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Peru
Discovering ancient wonders and mysteries in Peru is a never ending story. The country is full of hidden treasures. Anyway the biggest experience you can get in Peru is meeting the friendly and hospitable inhabitants.

An adventurous trip to Peru, an enigmatic country thriving with culture, nature and history - Part 1 of 4!

2004-12-23
From the jungle, desert, islands and mountains, we really experienced a lot of what Peru had to offer: Nazca-lines, mummys & daddys, party life in Lima, people's culture and lifestyle, Andes, Llamas, Inca-sites, Machu Picchu, Cuzco, Sacred Valley and more.

Photo. 600 feet tall desert sculpture on the Peruan coastline, similar to the Nazca lines...its artist remains a mystery! © Josh Cutler.

The road to Nazca
Coasting down Peru's Highway 1, the urban landscape of Lima melted away in our rear view mirror. In front of us lay the road to Nazca, one of the driest deserts on earth. Amazingly, the area hasn't received any substantial rainfall since the last ice age!

Rolling hills of tan and brown seem to stretch infinitely in every direction. The only thing breaking the endless landscape is the endless road stretched out before us.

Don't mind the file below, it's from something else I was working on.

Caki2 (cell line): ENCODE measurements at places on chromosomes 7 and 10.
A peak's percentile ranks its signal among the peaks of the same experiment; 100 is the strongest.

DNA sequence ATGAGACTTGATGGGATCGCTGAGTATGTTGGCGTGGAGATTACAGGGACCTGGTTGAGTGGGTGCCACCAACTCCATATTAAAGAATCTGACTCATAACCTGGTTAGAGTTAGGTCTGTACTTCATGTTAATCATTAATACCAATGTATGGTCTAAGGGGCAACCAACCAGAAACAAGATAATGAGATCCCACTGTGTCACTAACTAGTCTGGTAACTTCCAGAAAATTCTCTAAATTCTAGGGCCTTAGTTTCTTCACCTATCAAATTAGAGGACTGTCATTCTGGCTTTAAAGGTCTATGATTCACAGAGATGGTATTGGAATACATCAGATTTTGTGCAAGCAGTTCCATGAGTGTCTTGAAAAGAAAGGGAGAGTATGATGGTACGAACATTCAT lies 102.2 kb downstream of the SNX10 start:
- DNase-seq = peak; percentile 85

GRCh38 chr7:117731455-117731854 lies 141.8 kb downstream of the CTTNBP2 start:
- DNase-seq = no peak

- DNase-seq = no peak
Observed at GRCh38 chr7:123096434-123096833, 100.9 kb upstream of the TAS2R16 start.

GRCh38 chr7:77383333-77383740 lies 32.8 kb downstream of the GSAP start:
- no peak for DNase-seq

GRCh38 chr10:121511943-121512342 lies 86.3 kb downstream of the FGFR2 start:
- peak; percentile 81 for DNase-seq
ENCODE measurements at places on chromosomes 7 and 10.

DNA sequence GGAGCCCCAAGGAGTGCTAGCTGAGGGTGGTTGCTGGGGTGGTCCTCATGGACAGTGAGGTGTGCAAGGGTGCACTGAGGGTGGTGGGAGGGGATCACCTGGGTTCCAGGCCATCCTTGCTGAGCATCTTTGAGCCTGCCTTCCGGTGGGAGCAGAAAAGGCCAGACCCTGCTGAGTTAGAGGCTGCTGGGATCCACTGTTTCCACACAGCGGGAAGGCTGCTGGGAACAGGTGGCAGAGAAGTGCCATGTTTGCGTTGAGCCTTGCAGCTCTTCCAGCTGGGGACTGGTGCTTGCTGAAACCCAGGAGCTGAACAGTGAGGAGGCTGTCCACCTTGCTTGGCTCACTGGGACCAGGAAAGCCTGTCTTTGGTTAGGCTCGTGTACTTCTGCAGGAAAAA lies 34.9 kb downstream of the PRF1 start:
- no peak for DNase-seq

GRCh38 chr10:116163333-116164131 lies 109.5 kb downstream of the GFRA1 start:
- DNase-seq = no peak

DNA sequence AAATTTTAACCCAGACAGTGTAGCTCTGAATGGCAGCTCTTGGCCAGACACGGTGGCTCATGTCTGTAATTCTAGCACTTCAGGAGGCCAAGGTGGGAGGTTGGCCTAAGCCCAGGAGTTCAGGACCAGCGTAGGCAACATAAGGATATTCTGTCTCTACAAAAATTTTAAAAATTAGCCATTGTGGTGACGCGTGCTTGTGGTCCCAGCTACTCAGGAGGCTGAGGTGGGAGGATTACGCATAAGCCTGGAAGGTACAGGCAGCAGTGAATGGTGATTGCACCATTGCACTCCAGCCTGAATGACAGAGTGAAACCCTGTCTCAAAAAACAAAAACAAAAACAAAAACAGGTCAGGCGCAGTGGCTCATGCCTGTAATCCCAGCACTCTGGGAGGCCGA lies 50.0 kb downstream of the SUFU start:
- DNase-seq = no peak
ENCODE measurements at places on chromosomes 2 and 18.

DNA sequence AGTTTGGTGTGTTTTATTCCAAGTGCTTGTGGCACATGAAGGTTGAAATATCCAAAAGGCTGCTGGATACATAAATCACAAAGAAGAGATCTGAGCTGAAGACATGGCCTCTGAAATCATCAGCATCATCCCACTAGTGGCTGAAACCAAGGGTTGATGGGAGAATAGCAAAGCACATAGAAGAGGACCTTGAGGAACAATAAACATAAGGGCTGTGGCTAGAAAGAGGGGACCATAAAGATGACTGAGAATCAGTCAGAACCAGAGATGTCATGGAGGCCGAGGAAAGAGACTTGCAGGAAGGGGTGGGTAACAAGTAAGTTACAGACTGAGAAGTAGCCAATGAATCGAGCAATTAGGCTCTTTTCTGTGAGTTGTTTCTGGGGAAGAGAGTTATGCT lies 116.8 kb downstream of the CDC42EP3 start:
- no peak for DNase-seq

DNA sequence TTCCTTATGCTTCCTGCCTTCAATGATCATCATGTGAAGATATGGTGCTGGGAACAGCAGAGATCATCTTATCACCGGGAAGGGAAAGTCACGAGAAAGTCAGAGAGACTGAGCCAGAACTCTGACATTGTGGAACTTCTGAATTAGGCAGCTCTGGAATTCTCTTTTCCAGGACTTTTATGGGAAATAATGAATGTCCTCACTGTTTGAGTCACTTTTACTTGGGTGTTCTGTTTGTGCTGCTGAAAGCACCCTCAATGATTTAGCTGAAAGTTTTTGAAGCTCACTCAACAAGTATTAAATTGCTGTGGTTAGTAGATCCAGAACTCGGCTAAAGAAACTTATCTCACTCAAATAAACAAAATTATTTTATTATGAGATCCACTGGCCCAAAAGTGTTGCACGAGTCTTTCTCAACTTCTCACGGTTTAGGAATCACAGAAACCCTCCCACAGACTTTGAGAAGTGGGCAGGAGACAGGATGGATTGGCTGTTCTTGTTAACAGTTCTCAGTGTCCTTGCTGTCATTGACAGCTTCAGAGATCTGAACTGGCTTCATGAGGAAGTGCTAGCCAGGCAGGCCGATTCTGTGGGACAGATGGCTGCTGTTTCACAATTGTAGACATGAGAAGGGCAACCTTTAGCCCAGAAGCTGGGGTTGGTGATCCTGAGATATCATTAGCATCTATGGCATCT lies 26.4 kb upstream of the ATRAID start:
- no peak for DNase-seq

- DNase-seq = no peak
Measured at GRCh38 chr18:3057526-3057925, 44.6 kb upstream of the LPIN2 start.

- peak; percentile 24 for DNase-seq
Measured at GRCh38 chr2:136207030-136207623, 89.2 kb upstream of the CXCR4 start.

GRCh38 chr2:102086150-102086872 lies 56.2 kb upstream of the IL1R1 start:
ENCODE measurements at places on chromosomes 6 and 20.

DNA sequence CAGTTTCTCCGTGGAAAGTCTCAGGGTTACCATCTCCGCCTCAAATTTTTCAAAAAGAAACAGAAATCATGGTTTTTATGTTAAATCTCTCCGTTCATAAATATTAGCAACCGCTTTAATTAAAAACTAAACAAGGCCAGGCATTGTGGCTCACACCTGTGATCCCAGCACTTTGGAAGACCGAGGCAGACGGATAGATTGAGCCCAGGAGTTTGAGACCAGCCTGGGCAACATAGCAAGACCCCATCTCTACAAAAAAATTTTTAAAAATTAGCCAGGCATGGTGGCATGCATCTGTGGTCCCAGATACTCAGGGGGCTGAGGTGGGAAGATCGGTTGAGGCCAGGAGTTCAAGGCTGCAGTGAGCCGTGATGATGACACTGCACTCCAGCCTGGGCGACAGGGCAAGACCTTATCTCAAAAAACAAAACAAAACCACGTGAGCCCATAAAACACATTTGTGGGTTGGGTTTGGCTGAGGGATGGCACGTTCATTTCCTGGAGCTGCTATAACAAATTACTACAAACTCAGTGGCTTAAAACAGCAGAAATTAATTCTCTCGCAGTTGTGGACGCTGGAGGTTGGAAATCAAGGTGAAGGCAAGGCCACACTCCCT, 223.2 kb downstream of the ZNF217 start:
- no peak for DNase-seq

Nestled in this barren desert are some of Peru's most fascinating and mysterious ruins. Three thousand years ago the area was teeming with an advanced civilization capable of creating an archaeological legacy that baffles scientists even today...

Huacachina
Straight out of a postcard, the sleepy desert town of Huacachina is a picture perfect oasis. Imagine this...A mineral rich lagoon in the midst of towering sand dunes...Palm trees and exotic flowers rim the diameter of the small lake. The town appears like a magical mirage created by too much Peruvian sun.

In Huacachina, Marna and I decided to test our adventurous spirit by renting dune buggies! By venturing off the main road and onto the massive shadowing dunes we would be able to experience the desert without bounds.

We strapped ourselves in tight and veered into the vast mountainous void. Our buggie zigged and zagged down the steep dunes like a rollercoaster without a track. Looking out the sunroof, it was surreal to visualize nothing but sand as far as the eye could see... It was an awesome rush to see it smearing by at top speed. I gripped the metal handle bars so tight I swore I left a dent!

The vehicle skidded along the slopes with nothing but fine sand grains for traction. At one moment I could've sworn the dune buggy was completely vertical! Another time our back tires totally caught air as we slammed along the desert floor...ouch!

This was the pure, unfiltered adrenaline rush I desired...but this was just the beginning...